A statewide team that includes the Clemson University Restoration Institute has received a 2009 Environmental Justice Achievement Award from the U.S. Environmental Protection Agency.
This national award recognizes the success of partnerships in addressing environmental justice issues or adopting goals to positively affect a community.
In a combined effort to mitigate possible negative affects of expanding the Port of Charleston at the former Navy base, the S.C. State Ports Authority and the city of North Charleston agreed to the Community Mitigation Plan.
As a result of that agreement, a partnership between the Mitigation Agreement Commission and the Lowcountry Alliance for Model Communities was selected for the award based on an outstanding effort to work with the city and the ports authority to foster environmental protection and economic revitalization associated with port expansion.
Environmental justice is broadly defined as the equal distribution of environmental risks, hazards, investments and benefits across a community, and when access is shared equally.
Such partnerships consist of academic institutions, business and industry groups, community-based organizations, nongovernmental and environmental groups, state and local governments and tribal government and indigenous organizations.
To be considered for the award, partnerships are evaluated on the effectiveness of the collaboration, innovation, community involvement and demonstrated results.
As part of this collaboration, Clemson landscape architecture students produced a series of designs aimed at revitalizing the Stromboli corridor in North Charleston, an area of underserved neighborhoods located barely a mile from the Restoration Institute.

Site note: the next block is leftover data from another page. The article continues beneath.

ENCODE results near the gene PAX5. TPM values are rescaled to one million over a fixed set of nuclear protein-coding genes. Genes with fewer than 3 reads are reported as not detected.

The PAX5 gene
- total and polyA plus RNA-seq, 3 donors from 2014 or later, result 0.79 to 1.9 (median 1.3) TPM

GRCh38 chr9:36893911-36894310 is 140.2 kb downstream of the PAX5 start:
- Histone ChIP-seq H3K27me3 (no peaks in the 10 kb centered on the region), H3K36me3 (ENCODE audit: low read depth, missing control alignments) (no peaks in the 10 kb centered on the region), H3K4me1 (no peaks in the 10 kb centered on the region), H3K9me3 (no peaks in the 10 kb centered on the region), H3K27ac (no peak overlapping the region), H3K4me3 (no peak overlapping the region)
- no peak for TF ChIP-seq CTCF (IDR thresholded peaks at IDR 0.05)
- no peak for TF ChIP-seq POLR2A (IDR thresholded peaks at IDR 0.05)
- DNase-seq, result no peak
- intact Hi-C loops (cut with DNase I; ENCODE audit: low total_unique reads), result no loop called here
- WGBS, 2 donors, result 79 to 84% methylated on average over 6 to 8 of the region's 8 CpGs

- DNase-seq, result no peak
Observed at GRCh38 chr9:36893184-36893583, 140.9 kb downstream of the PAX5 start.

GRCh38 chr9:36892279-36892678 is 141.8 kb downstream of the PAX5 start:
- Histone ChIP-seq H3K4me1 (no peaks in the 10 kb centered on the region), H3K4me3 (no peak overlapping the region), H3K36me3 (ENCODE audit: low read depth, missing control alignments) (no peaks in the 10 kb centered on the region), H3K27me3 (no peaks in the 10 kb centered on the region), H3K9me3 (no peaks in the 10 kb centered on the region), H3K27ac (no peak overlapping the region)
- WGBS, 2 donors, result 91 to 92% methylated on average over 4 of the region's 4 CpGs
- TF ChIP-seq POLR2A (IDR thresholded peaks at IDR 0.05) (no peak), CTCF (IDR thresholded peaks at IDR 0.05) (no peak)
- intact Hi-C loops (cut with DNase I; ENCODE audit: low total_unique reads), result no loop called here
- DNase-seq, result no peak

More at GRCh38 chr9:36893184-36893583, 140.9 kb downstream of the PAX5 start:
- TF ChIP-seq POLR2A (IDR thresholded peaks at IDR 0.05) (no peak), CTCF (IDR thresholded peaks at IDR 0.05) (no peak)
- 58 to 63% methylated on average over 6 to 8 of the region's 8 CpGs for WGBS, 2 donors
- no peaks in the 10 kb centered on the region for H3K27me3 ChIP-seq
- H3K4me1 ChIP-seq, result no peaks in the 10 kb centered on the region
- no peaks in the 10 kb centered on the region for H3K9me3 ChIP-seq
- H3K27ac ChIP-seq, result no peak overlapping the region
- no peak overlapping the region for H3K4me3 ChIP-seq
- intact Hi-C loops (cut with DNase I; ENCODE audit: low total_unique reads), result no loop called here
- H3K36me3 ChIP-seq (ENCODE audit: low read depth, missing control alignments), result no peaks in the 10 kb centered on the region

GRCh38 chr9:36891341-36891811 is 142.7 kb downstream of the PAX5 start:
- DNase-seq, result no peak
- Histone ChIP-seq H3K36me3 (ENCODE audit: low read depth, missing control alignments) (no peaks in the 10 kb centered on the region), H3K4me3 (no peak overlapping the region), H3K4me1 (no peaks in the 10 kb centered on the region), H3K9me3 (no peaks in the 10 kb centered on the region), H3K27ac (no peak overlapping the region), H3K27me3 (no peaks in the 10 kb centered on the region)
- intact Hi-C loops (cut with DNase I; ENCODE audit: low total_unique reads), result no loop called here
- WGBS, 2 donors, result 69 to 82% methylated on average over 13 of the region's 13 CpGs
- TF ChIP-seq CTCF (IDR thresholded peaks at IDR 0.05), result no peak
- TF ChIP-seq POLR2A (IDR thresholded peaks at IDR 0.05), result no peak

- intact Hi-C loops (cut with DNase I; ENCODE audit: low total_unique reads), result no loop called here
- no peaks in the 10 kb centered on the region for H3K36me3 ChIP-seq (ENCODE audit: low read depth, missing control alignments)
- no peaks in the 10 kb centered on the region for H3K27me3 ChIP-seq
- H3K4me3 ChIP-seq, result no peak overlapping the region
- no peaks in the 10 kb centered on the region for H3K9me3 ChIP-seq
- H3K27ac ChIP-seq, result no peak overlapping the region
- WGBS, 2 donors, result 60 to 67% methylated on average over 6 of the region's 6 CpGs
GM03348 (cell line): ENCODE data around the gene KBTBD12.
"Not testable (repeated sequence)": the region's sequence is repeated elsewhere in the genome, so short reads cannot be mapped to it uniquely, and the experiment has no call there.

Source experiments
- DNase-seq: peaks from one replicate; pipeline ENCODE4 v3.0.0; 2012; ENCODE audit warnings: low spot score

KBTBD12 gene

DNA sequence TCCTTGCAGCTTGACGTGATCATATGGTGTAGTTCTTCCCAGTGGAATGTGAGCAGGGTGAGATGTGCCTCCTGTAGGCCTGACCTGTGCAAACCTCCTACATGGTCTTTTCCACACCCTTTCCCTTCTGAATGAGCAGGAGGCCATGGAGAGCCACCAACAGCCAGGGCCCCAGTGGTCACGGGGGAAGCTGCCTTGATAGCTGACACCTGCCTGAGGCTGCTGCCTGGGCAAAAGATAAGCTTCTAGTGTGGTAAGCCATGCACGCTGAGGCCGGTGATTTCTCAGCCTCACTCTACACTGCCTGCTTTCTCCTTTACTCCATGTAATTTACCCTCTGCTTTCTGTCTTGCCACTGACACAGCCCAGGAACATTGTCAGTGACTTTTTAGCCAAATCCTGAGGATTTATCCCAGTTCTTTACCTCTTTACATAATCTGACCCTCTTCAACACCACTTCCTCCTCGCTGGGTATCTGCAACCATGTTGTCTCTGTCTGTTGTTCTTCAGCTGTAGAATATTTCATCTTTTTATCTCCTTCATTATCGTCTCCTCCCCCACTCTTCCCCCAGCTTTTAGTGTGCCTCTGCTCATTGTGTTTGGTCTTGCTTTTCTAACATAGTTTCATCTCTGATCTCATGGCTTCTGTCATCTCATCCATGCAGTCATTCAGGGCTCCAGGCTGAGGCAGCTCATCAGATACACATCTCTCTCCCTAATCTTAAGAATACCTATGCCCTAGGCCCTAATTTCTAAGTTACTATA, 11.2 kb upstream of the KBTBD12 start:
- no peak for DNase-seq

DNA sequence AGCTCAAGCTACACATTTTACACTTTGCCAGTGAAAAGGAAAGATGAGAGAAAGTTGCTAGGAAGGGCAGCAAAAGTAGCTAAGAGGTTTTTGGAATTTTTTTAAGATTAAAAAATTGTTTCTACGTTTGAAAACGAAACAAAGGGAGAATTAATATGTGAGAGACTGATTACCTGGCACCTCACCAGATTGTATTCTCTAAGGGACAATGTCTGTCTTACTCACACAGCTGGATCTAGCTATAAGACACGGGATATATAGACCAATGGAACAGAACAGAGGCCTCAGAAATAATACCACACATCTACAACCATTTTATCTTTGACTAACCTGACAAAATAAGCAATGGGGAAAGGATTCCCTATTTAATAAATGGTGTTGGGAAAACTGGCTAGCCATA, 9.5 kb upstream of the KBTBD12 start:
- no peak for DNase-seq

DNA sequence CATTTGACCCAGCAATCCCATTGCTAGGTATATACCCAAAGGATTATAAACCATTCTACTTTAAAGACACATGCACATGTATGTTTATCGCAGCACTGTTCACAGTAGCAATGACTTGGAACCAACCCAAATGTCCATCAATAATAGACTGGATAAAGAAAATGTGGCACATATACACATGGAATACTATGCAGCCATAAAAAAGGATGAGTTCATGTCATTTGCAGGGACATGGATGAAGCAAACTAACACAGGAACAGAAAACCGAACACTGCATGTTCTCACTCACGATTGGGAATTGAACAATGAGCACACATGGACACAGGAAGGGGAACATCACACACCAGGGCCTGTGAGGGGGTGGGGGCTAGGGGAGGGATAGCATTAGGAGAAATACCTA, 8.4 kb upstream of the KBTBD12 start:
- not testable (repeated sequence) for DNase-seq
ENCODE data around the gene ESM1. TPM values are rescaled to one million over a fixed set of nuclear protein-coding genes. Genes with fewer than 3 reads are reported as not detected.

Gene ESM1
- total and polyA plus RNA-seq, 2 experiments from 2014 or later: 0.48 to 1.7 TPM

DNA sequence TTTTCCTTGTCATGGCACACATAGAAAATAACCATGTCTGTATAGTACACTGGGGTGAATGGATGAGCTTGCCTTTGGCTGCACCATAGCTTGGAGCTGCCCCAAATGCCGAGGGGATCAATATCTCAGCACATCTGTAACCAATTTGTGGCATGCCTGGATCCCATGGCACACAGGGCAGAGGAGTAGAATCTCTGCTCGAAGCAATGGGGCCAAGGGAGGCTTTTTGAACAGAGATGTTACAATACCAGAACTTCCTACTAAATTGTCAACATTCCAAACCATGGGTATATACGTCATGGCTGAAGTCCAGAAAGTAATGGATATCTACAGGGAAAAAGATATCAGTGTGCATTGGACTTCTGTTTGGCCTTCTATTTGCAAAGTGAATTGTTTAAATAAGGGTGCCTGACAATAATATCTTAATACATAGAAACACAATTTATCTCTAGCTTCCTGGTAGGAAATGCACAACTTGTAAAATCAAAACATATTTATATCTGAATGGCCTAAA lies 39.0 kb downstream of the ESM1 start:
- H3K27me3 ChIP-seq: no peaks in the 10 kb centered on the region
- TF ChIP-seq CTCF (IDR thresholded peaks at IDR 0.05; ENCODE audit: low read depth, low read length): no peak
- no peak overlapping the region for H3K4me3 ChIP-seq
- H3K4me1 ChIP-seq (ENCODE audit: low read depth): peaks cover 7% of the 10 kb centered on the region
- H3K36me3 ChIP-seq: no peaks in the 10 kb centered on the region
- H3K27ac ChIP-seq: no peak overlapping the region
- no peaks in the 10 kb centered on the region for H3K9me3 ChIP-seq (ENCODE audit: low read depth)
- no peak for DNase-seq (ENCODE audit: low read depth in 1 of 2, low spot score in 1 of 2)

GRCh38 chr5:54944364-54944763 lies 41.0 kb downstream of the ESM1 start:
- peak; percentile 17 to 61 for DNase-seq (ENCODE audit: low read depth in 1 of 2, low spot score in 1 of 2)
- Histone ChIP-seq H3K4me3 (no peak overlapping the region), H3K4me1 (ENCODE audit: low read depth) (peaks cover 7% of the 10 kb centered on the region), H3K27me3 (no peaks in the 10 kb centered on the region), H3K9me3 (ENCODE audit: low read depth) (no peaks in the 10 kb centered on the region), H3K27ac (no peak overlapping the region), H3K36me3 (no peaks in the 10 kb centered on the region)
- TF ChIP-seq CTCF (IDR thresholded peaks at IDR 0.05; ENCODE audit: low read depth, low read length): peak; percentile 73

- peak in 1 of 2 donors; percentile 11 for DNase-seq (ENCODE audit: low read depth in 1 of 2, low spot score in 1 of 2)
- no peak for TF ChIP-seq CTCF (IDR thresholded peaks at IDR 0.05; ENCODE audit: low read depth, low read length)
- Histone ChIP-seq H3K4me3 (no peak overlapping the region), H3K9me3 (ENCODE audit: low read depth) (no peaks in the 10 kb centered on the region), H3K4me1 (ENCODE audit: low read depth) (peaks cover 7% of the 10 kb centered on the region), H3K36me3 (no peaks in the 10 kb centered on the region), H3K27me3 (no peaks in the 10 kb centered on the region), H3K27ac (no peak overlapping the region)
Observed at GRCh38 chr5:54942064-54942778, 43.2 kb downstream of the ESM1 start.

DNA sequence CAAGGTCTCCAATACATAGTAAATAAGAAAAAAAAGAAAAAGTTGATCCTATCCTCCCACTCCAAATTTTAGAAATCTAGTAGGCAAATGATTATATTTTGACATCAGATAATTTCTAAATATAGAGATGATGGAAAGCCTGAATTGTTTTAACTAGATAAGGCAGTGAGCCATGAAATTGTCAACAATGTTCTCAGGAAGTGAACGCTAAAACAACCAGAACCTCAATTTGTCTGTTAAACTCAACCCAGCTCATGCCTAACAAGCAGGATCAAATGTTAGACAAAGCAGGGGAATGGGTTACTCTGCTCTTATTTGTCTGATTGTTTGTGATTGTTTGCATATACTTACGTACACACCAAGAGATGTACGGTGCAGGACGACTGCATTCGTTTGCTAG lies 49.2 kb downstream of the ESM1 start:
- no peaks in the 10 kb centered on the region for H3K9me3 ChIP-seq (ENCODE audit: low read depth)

Led by Victoria Chanse, an assistant professor with the department of planning and landscape architecture, 17 students held a four-day workshop with residents and other stakeholders, which allowed residents and students to develop community-based designs for the corridor.
The exercise also provided a learning experience through two key elements: service-learning, where students are exposed to community design, and hands-on experience working with local residents.
An important component of the project is to give back to the neighborhood by doing something useful rather than just another exercise, Chanse said. The neighborhoods can take the students’ work and put it into practice, if they choose.
“The work of Clemson’s students was just one component of a much larger picture,” Chanse said. “This award recognizes the wonderful work of so many groups that came together for a common cause.”
The EPA acknowledged the cooperation of the following partners:
-Berkeley-Charleston-Dorchester Council of Governments
-City of North Charleston
-Clemson University Restoration Institute
-Clemson University planning and landscape architecture department
-Institute for Families in Society at the University of South Carolina
-Interdenominational Ministerial Alliance
-Lowcountry Alliance for Model Communities
-North Charleston City Council, District 10
-North Charleston Housing Authority
-S.C. Department of Health and Environmental Control
-S.C. Department of Transportation
-S.C. Employment Commission
-S.C. State Ports Authority